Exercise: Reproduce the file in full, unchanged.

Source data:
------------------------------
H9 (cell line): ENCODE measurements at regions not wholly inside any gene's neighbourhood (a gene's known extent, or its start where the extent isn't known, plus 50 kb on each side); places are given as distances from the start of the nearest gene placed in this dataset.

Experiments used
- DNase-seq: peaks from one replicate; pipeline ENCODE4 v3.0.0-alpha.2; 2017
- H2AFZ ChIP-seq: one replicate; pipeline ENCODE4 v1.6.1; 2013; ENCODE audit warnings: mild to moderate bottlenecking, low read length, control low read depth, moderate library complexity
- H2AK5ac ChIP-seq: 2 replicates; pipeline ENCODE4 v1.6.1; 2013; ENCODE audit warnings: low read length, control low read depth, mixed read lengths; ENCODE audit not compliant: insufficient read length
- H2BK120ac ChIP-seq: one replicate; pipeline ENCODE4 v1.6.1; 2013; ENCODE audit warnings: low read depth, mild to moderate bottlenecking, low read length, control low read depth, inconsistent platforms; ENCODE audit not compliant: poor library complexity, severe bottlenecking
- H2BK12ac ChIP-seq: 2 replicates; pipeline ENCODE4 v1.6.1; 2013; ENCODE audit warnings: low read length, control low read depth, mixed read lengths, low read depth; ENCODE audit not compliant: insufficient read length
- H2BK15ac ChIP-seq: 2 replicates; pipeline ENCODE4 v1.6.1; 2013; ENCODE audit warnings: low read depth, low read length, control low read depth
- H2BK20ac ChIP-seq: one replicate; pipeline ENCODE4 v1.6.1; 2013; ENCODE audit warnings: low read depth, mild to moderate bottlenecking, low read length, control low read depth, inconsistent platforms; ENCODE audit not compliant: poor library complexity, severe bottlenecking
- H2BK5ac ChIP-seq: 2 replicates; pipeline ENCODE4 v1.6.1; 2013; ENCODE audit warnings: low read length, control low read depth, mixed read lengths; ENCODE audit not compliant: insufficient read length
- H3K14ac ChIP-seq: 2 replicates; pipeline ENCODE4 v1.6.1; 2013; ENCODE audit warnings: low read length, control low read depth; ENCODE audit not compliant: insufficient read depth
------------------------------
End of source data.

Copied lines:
H9 (cell line): ENCODE measurements at regions not wholly inside any gene's neighbourhood (a gene's known extent, or its start where the extent isn't known, plus 50 kb on each side); places are given as distances from the start of the nearest gene placed in this dataset.

Experiments used
- DNase-seq: peaks from one replicate; pipeline ENCODE4 v3.0.0-alpha.2; 2017
- H2AFZ ChIP-seq: one replicate; pipeline ENCODE4 v1.6.1; 2013; ENCODE audit warnings: mild to moderate bottlenecking, low read length, control low read depth, moderate library complexity
- H2AK5ac ChIP-seq: 2 replicates; pipeline ENCODE4 v1.6.1; 2013; ENCODE audit warnings: low read length, control low read depth, mixed read lengths; ENCODE audit not compliant: insufficient read length
- H2BK120ac ChIP-seq: one replicate; pipeline ENCODE4 v1.6.1; 2013; ENCODE audit warnings: low read depth, mild to moderate bottlenecking, low read length, control low read depth, inconsistent platforms; ENCODE audit not compliant: poor library complexity, severe bottlenecking
- H2BK12ac ChIP-seq: 2 replicates; pipeline ENCODE4 v1.6.1; 2013; ENCODE audit warnings: low read length, control low read depth, mixed read lengths, low read depth; ENCODE audit not compliant: insufficient read length
- H2BK15ac ChIP-seq: 2 replicates; pipeline ENCODE4 v1.6.1; 2013; ENCODE audit warnings: low read depth, low read length, control low read depth
- H2BK20ac ChIP-seq: one replicate; pipeline ENCODE4 v1.6.1; 2013; ENCODE audit warnings: low read depth, mild to moderate bottlenecking, low read length, control low read depth, inconsistent platforms; ENCODE audit not compliant: poor library complexity, severe bottlenecking
- H2BK5ac ChIP-seq: 2 replicates; pipeline ENCODE4 v1.6.1; 2013; ENCODE audit warnings: low read length, control low read depth, mixed read lengths; ENCODE audit not compliant: insufficient read length
- H3K14ac ChIP-seq: 2 replicates; pipeline ENCODE4 v1.6.1; 2013; ENCODE audit warnings: low read length, control low read depth; ENCODE audit not compliant: insufficient read depth